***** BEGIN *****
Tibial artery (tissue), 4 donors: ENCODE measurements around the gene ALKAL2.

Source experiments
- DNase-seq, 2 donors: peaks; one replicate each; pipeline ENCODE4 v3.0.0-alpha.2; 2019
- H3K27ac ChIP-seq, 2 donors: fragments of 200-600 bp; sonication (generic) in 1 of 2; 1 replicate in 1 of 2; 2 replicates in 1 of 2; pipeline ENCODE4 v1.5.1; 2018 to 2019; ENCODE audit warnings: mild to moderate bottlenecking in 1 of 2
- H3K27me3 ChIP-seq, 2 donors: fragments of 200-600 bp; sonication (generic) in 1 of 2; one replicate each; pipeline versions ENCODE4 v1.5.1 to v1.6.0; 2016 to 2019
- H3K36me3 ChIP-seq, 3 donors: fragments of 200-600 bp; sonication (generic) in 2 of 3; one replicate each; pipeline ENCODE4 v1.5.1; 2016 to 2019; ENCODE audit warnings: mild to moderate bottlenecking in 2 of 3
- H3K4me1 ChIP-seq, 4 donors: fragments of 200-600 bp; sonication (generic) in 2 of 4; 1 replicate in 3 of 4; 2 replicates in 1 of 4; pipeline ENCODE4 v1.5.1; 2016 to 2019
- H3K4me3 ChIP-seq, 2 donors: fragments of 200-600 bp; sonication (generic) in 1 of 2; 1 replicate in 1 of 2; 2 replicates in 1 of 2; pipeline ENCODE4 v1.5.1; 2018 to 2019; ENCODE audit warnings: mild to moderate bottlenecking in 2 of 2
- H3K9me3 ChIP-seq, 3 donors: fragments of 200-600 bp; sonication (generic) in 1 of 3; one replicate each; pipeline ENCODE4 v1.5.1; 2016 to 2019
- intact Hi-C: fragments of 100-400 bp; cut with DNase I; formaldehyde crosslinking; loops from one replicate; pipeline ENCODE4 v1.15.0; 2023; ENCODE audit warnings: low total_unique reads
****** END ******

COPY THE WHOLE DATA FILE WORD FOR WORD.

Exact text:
Tibial artery (tissue), 4 donors: ENCODE measurements around the gene ALKAL2.

Source experiments
- DNase-seq, 2 donors: peaks; one replicate each; pipeline ENCODE4 v3.0.0-alpha.2; 2019
- H3K27ac ChIP-seq, 2 donors: fragments of 200-600 bp; sonication (generic) in 1 of 2; 1 replicate in 1 of 2; 2 replicates in 1 of 2; pipeline ENCODE4 v1.5.1; 2018 to 2019; ENCODE audit warnings: mild to moderate bottlenecking in 1 of 2
- H3K27me3 ChIP-seq, 2 donors: fragments of 200-600 bp; sonication (generic) in 1 of 2; one replicate each; pipeline versions ENCODE4 v1.5.1 to v1.6.0; 2016 to 2019
- H3K36me3 ChIP-seq, 3 donors: fragments of 200-600 bp; sonication (generic) in 2 of 3; one replicate each; pipeline ENCODE4 v1.5.1; 2016 to 2019; ENCODE audit warnings: mild to moderate bottlenecking in 2 of 3
- H3K4me1 ChIP-seq, 4 donors: fragments of 200-600 bp; sonication (generic) in 2 of 4; 1 replicate in 3 of 4; 2 replicates in 1 of 4; pipeline ENCODE4 v1.5.1; 2016 to 2019
- H3K4me3 ChIP-seq, 2 donors: fragments of 200-600 bp; sonication (generic) in 1 of 2; 1 replicate in 1 of 2; 2 replicates in 1 of 2; pipeline ENCODE4 v1.5.1; 2018 to 2019; ENCODE audit warnings: mild to moderate bottlenecking in 2 of 2
- H3K9me3 ChIP-seq, 3 donors: fragments of 200-600 bp; sonication (generic) in 1 of 3; one replicate each; pipeline ENCODE4 v1.5.1; 2016 to 2019
- intact Hi-C: fragments of 100-400 bp; cut with DNase I; formaldehyde crosslinking; loops from one replicate; pipeline ENCODE4 v1.15.0; 2023; ENCODE audit warnings: low total_unique reads